Father's Day: Dads show plenty of (stickle)back-bone
This Father’s Day, spare a thought for three-spined stickleback fish – who may have been having a tough time this year, according to Leicester biologists.
Dr Iain Barber (pictured), Head of the Department of Biology, is leading a study of three-spined sticklebacks’ nesting habits.’s
The fish, which live in the sea as well as in lakes and rivers, build their nests during the spring – and unlike many other nesting animals, it is the fathers, rather than mothers, who are responsible for nest building and parental care until the fish are strong enough to swim away.
Unable to put their feet up like most Dads this Sunday, the severe rainfall experienced across Europe during the spring months, which is when the fish build their nests, is likely to have made this task much more difficult.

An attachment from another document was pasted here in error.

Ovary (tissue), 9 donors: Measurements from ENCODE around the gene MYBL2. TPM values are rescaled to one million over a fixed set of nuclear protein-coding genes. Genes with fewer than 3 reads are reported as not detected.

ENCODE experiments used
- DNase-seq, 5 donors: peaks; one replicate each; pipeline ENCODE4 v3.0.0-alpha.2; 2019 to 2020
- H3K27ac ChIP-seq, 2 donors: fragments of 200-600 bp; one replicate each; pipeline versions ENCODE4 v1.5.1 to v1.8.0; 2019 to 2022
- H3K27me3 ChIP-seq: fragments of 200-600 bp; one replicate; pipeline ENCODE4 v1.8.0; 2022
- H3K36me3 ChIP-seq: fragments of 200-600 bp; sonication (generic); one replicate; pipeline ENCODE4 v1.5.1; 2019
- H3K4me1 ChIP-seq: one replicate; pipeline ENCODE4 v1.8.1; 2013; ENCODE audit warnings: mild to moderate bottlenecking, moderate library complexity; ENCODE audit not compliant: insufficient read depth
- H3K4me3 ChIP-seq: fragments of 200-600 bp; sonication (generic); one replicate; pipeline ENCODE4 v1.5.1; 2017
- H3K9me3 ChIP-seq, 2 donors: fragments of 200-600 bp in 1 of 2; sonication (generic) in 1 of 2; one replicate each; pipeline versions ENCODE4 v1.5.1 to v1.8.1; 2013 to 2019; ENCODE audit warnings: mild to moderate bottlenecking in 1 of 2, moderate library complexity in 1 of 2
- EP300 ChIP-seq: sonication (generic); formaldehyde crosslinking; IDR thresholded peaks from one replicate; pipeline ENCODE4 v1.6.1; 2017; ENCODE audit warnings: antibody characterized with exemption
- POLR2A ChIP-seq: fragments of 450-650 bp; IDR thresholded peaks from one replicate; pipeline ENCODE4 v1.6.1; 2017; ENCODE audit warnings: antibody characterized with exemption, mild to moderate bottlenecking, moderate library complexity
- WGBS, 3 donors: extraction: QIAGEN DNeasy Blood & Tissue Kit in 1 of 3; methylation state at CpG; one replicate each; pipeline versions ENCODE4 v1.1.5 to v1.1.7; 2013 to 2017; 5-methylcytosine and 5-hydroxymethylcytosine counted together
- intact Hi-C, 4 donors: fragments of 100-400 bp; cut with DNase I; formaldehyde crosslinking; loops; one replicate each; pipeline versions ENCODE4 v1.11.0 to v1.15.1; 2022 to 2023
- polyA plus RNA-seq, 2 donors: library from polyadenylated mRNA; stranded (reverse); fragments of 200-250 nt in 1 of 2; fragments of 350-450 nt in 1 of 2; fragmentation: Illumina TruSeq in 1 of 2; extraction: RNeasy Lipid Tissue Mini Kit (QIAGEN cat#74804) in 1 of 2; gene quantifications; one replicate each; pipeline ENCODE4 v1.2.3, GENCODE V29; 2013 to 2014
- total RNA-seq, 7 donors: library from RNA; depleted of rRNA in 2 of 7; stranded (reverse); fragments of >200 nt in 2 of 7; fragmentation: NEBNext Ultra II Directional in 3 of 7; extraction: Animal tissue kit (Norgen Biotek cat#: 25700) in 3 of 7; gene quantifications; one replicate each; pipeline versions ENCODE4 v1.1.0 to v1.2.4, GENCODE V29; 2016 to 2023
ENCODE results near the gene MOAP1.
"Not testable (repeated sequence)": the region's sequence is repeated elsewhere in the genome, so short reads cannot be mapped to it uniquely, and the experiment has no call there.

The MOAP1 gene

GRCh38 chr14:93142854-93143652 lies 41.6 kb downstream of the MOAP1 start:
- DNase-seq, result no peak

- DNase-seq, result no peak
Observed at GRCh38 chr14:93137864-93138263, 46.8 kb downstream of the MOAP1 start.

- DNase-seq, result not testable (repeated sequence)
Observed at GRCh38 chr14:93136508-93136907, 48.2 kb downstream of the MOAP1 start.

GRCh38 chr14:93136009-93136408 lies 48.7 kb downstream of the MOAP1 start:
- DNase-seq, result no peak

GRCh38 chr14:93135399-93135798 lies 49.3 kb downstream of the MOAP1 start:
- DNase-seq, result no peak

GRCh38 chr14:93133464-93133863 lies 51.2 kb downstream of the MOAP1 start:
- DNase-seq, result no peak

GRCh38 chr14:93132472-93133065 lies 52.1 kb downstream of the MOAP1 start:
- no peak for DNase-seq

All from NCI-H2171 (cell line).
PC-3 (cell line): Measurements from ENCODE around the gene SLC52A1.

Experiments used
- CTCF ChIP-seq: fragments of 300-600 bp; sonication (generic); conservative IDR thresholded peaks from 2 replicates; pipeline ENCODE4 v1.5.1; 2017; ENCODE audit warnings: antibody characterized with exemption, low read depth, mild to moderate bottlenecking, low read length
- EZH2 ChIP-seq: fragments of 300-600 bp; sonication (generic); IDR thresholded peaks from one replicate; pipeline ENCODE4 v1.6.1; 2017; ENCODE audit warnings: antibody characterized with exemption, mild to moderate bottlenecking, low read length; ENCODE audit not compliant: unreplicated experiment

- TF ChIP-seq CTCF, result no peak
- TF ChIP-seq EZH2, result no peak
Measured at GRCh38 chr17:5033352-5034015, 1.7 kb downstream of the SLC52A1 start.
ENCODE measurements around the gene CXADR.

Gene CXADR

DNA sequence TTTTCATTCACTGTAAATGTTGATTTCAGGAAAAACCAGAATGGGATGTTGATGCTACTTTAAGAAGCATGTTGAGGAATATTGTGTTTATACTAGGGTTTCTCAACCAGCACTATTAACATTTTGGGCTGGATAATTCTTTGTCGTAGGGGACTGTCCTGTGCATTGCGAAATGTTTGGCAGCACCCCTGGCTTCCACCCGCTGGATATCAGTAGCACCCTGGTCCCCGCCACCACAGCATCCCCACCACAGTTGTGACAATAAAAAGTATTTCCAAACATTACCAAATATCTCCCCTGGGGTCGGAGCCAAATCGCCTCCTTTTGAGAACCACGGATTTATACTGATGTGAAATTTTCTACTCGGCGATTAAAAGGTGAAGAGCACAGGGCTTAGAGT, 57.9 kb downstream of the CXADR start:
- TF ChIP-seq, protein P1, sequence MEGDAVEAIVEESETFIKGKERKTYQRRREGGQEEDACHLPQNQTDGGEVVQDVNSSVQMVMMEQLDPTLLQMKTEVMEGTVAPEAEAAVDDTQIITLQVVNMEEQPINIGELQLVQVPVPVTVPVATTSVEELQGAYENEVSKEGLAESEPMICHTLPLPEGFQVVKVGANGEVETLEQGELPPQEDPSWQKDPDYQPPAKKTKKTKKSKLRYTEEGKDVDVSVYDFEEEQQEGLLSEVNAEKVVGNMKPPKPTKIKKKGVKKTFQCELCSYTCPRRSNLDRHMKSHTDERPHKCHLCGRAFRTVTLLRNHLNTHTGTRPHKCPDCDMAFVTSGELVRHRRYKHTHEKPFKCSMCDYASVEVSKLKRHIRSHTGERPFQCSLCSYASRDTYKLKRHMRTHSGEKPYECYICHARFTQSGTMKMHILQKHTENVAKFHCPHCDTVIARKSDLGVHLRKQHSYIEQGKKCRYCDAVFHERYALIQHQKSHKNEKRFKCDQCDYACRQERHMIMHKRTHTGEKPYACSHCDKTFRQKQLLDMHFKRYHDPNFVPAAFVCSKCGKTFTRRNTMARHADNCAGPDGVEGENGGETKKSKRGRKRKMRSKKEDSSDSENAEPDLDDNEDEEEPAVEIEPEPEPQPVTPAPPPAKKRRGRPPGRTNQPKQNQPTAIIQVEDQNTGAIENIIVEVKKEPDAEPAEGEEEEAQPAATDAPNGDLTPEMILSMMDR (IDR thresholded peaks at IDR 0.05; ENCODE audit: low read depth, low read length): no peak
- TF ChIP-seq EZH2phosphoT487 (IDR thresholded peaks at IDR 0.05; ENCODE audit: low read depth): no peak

The males build nests from algae, sand and debris, which they glue together using a protein called “spiggin”, formed in their kidneys. To ensure that the nests are strong enough to withstand the heavier currents, they must produce more of this glue, which uses up more energy.
Dr Barber and his team are observing the fish in their laboratory to see how their behaviour changes for different water flow rates, and are being careful to ensure the conditions are within the spectrum of what the fish would experience in their natural environments.
The good news is - the fish appear to be adapting very well.
Three-spined sticklebacks are regarded as something of an evolutionary “supermodel” due to their remarkable ability to adapt to environmental change.